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Storming the gates: WWII vets visit war monument despite government shutdown

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Military veterans visit the World War II Memorial as some of them are interviewed by news media during a government shutdown October 1, 2013 in Washington, DC.

 

Seventy years ago they fought fascists. Now they're fighting partisan gridlock.

A group of about 140 World War II veterans spent a day at their monument on the National Mall on Tuesday — despite the site being closed amid a government shutdown — after they were joined by a group of Republican lawmakers, some of whom claimed to have pushed aside the barriers.

After the barriers were taken away, the site remained “technically closed” on Tuesday, even as the public walked freely around the open-air monument.

National Park Service spokeswoman Carol Johnson said that she did not have the authority to re-close the monument, and said that about 330 park rangers in the nation’s capital had been furloughed because of the funding cut.

EPA/Shawn Thew

Zach Twedt (L) pushes Korean war veteran Robert Olson (R) on an Honor Flight tour of the World War II Memorial in Washington, DC, USA, 01 October 2013. barricades to visit the memorial.

It was unclear exactly who had moved the barriers. Rep. Steve King of Iowa tweeted that veterans were “locked out” of the memorial, and “we opened it.”

Other reports indicated that the veterans moved the barriers or that multiple pairs of hands played a part.

“They were disappointed they couldn’t go on to the grounds, but they also understood why the grounds were closed,” said Patrick McCourt, an Honor Flight volunteer. “I don’t think that the veterans would have opened the gates. They have more respect for the circumstances than normal tourists.”

Tuesday’s Honor Flights included 91 veterans from Mississippi and about 50 more from Iowa, McCourt said.

During a pilgrimage to the World War II memorial, men in their 80s and 90s arrived on the National Mall to discover they were locked out, due to the government shutdown. But, in a rare bipartisan agreement among the elected officials present, the gates to the memorial were opened and the men stepped inside. NBC's Harry Smith reports.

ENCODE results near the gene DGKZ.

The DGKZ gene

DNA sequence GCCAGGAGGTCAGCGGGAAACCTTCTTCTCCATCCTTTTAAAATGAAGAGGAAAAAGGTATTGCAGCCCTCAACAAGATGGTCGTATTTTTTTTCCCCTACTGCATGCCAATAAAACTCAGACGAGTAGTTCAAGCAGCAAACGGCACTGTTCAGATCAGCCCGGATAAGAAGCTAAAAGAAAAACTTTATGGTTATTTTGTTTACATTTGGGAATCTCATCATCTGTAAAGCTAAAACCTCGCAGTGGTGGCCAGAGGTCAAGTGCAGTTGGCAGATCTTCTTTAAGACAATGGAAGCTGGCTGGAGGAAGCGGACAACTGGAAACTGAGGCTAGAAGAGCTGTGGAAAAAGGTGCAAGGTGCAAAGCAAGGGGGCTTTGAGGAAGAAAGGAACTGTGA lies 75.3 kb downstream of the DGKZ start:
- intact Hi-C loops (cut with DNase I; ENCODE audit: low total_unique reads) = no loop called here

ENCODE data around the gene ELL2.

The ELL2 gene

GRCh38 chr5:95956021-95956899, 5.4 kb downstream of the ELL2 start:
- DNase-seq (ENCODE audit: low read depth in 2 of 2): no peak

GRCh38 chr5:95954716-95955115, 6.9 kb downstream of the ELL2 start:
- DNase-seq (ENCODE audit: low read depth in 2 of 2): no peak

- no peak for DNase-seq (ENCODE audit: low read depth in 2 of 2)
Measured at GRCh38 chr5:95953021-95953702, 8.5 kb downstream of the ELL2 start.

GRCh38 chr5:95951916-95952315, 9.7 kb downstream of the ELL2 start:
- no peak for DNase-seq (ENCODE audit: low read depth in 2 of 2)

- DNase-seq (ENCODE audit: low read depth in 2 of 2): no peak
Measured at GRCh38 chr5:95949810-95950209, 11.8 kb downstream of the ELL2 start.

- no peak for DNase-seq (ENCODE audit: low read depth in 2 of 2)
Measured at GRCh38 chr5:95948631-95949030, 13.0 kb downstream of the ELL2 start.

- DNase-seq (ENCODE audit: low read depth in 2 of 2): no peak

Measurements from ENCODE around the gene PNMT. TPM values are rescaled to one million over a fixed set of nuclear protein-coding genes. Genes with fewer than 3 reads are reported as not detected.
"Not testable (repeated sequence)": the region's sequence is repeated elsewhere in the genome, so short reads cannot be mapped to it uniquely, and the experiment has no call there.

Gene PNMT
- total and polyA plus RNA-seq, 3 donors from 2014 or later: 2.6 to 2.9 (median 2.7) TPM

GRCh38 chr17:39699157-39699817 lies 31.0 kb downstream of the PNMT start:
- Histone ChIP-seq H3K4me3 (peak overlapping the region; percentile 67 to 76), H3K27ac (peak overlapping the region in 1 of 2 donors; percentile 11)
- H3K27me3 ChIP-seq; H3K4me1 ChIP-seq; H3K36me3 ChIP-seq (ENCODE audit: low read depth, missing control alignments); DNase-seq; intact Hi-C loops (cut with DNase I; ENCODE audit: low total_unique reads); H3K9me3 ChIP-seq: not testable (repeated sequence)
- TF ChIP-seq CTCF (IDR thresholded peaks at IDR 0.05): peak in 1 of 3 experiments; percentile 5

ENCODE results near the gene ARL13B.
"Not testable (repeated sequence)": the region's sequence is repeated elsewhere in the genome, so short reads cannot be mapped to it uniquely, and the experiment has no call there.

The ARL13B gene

Representative Michele Bachman said she ran over “as quick as I could” after hearing that the veterans were not going to be allowed on to the grounds of the memorial.

“There were all these veterans standing here behind police tape, and they’re prevented from going in to see the memorial,” Bachmann said. “So about maybe eight to 12 of us members, one member had scissors and cut the tape and then we just escorted the veterans in, and there was a bagpiper along, and he led the way.”

Mississippi Representative Steven Palazzo, a Republican, sent a letter to President Obama dated Sept. 30 that asked him to keep the World War II memorial open.

“It would truly be devastating to our veterans that travel great lengths to share this experience with family and friends and see a piece of their own history,” Palazzo wrote in the letter. “Additionally, it would require extra effort, expense, and personnel to put up these barricades and enforce these regulations on open-air monuments than it would to allow Honor Flight veterans to visit their memorial.”

About 3,000 permitted events are held on the National Mall every year, according to Johnson.

NBC News’ Wendy Jones and NBC Washington’s Tom Sherwood contributed to this report.

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